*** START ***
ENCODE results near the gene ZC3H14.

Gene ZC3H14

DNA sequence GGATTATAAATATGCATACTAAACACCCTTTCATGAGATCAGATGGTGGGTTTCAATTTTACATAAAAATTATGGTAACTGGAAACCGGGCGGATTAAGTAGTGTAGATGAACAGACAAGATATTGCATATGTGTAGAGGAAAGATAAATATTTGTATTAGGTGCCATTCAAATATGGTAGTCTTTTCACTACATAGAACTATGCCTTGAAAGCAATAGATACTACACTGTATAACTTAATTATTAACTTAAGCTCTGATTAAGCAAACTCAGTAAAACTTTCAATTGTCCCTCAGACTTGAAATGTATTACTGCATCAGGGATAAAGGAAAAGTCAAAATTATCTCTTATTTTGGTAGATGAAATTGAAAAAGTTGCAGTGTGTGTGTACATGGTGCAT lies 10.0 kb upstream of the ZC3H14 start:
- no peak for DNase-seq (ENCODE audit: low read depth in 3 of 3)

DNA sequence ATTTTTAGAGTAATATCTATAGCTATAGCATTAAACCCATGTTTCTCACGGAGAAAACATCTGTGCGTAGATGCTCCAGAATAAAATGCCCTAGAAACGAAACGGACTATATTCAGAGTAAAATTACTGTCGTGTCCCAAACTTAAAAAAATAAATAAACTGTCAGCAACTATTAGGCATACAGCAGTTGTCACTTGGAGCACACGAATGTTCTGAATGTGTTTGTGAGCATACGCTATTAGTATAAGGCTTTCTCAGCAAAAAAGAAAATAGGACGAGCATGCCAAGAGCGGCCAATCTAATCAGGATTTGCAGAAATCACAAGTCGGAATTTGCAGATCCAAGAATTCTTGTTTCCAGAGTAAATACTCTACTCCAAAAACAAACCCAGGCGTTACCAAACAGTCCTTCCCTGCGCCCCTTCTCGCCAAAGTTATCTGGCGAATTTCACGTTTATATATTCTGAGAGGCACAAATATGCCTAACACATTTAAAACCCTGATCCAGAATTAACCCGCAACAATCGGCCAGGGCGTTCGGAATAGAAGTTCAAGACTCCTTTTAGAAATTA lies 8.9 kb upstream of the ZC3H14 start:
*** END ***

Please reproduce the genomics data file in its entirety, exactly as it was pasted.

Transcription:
ENCODE results near the gene ZC3H14.

Gene ZC3H14

DNA sequence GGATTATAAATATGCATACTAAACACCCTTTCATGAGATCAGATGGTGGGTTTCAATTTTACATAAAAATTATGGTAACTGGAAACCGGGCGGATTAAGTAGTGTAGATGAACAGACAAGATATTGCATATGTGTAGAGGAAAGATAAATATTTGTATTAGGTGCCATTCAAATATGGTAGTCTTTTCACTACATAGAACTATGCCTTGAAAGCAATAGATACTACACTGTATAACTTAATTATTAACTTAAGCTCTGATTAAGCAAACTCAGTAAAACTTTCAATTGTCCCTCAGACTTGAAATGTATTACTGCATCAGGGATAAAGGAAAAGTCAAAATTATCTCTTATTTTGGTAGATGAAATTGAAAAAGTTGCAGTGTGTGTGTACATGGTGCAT lies 10.0 kb upstream of the ZC3H14 start:
- no peak for DNase-seq (ENCODE audit: low read depth in 3 of 3)

DNA sequence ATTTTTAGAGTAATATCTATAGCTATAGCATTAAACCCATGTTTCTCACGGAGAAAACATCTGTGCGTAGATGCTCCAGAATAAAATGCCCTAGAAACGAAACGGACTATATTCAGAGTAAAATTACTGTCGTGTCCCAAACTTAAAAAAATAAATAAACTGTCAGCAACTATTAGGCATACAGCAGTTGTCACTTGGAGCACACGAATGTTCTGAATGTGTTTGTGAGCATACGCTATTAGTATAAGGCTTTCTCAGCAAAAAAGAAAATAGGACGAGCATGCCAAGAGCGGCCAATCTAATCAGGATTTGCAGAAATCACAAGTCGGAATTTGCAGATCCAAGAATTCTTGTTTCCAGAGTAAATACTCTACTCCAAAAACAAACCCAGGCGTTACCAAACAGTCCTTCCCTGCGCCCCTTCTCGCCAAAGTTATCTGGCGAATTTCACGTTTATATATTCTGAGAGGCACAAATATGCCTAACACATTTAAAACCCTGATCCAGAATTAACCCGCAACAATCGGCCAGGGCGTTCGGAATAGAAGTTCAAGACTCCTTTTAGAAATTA lies 8.9 kb upstream of the ZC3H14 start: